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NC State AD Boo Corrigan provides update on athletics department

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North Carolina State v Georgia Tech Photo by Todd Kirkland/Getty Images

NC State shut down all athletic activities early this week after a coronavirus cluster was discovered inside the athletics department. More than 20 cases were found, including positives within the football program. Boo Corrigan provided an update Friday, and while football remains on the shelf, there is good news, as a dozen programs have been cleared to resume workouts.

Corrigan’s statement:

We wanted to provide an update on the status of NC State Athletics after athletic-related activities were temporarily paused on Monday. We have tested every single team since we paused activities and we’re glad we can announce a resumption of activities today for 12 of our programs. We will be testing our football program again, consistent with our process of testing twice per week, and will make a decision on next possible steps when we have additional information available to us. We will continue to evaluate the most responsible path forward for our remaining programs and will provide further updates as possible.

NC State recently upped its testing regimen from once a week to twice a week for the football program. Any players who were quarantined early this week will still be isolated for a while, but hopefully the healthy portion of the program can get back on the practice field next week.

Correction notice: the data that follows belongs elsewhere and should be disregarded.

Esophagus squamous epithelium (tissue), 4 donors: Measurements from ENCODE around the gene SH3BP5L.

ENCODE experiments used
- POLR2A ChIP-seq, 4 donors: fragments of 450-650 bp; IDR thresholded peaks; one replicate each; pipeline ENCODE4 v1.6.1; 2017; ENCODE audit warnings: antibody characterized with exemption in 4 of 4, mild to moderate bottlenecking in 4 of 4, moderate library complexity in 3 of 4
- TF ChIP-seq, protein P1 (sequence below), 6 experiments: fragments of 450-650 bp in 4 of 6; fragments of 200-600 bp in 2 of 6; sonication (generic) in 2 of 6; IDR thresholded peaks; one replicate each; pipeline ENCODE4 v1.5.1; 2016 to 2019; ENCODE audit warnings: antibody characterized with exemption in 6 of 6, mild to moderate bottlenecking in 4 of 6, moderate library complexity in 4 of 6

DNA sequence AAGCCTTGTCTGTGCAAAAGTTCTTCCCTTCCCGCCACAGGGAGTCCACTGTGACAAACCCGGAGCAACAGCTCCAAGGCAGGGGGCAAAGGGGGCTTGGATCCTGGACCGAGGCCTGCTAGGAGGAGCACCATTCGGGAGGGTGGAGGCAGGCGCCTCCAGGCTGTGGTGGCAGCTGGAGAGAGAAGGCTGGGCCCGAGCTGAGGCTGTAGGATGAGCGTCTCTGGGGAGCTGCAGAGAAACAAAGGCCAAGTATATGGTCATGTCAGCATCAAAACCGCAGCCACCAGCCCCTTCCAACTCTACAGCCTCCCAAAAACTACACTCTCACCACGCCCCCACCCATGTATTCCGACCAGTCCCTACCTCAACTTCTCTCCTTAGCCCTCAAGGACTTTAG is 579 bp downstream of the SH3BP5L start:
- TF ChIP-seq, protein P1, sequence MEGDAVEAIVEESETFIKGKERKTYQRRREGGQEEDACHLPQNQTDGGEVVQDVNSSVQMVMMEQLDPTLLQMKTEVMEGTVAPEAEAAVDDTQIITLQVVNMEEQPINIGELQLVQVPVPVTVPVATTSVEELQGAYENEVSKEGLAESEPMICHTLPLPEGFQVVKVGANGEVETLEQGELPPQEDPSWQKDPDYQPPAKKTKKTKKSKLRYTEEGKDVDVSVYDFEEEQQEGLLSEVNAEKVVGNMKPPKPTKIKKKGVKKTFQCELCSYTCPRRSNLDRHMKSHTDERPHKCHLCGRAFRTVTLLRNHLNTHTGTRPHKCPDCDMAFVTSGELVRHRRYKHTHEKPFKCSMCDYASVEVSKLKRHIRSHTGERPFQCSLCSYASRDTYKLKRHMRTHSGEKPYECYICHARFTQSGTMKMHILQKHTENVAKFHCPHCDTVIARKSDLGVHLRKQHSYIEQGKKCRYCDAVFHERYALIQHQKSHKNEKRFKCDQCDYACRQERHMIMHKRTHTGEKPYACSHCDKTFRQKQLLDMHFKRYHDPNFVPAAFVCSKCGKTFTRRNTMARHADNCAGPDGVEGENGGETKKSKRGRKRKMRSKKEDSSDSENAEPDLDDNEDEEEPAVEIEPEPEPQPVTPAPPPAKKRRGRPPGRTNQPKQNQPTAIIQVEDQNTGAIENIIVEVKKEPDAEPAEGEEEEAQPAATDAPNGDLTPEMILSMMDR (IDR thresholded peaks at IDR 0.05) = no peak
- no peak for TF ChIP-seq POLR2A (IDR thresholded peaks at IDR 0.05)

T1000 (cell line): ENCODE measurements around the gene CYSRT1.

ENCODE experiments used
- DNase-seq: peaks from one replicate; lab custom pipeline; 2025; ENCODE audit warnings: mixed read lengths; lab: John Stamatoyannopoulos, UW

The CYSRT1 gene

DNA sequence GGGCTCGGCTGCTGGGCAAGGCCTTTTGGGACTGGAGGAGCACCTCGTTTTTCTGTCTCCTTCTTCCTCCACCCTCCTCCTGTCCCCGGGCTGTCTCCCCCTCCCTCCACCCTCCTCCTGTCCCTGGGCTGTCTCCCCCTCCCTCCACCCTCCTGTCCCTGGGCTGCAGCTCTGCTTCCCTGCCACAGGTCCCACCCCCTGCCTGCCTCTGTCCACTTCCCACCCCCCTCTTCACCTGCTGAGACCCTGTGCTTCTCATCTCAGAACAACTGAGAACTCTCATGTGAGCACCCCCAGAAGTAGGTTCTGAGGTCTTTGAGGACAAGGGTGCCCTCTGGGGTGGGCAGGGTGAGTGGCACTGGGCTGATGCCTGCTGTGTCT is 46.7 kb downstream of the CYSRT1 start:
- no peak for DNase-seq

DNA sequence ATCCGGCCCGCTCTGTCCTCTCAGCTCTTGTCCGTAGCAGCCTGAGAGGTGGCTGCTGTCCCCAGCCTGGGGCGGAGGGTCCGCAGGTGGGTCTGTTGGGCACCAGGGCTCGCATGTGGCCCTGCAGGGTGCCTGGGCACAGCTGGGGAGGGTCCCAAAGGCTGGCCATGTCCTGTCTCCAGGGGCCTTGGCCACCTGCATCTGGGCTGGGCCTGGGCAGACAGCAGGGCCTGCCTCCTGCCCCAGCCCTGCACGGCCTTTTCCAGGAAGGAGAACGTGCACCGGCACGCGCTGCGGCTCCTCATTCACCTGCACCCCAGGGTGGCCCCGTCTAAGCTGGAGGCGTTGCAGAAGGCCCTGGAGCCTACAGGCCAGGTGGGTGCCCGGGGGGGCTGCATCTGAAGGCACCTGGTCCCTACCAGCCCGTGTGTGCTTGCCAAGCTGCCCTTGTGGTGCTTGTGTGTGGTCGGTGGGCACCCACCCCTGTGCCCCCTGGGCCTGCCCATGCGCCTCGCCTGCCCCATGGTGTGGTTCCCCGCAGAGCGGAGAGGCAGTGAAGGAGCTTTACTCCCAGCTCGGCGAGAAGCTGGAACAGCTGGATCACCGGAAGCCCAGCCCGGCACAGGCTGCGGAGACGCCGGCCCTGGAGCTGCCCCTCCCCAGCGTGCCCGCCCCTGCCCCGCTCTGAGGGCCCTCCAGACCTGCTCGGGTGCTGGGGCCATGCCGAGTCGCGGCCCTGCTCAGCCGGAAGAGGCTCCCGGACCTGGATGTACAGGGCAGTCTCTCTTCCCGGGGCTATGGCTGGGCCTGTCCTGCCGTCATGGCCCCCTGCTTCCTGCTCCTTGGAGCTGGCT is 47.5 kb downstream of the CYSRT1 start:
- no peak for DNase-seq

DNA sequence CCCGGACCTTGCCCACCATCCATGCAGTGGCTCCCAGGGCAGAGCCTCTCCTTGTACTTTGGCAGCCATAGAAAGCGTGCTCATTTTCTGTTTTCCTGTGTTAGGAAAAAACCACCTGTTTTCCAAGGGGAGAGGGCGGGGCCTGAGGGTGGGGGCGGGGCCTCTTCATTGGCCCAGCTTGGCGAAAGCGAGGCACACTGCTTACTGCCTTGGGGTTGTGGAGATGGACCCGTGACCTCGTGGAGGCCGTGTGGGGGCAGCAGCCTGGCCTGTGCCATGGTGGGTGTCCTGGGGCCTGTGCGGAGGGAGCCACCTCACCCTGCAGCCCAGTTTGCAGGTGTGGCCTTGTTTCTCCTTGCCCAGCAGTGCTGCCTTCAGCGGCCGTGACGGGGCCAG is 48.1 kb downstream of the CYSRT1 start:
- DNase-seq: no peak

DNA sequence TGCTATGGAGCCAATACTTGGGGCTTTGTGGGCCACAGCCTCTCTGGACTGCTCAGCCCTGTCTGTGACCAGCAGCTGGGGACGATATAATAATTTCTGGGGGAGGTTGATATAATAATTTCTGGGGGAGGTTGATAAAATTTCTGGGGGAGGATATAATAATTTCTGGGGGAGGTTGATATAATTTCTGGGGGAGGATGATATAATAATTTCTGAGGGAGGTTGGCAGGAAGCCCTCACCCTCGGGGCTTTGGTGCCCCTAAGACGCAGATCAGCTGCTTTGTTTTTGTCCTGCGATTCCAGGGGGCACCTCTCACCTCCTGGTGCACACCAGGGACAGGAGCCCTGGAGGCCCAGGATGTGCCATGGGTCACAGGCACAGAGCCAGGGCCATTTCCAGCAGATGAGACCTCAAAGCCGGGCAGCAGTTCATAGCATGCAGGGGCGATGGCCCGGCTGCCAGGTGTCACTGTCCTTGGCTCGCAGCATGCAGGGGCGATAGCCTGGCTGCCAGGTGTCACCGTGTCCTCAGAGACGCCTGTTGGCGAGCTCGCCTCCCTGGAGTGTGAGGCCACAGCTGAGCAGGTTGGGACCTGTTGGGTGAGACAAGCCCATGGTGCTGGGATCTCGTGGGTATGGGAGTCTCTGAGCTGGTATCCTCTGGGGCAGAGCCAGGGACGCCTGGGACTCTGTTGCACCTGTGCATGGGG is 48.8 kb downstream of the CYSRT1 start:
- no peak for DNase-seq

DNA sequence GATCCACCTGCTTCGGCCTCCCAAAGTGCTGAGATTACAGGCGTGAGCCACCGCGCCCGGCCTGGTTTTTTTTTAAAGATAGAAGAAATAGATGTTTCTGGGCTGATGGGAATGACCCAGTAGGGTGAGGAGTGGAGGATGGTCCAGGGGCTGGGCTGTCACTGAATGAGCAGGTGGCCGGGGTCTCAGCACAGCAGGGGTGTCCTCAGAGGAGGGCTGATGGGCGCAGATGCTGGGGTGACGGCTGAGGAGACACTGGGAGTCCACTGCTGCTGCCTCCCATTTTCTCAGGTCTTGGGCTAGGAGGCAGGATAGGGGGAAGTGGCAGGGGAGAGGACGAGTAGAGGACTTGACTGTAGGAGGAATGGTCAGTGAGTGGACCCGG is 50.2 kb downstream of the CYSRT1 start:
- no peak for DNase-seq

Already this has pushed the Pack’s season back by a week, with the game on Sept. 12 against Virginia Tech moved to the 26th, making the Sept. 19 game against Wake Forest the new season-opener.

A report from the N&O on Monday suggested that a student trainer who tested positive for coronavirus may have led to the outbreak among athletes. Which also goes to show how difficult it is for an athletics department to insulate players—they rely on these student staffers, and it’s impossible to control what they are doing when they go home. Even if they’re doing all the right things, they’re still exposed to the general student population, and this is what can happen.

Exhausting, ain’t it.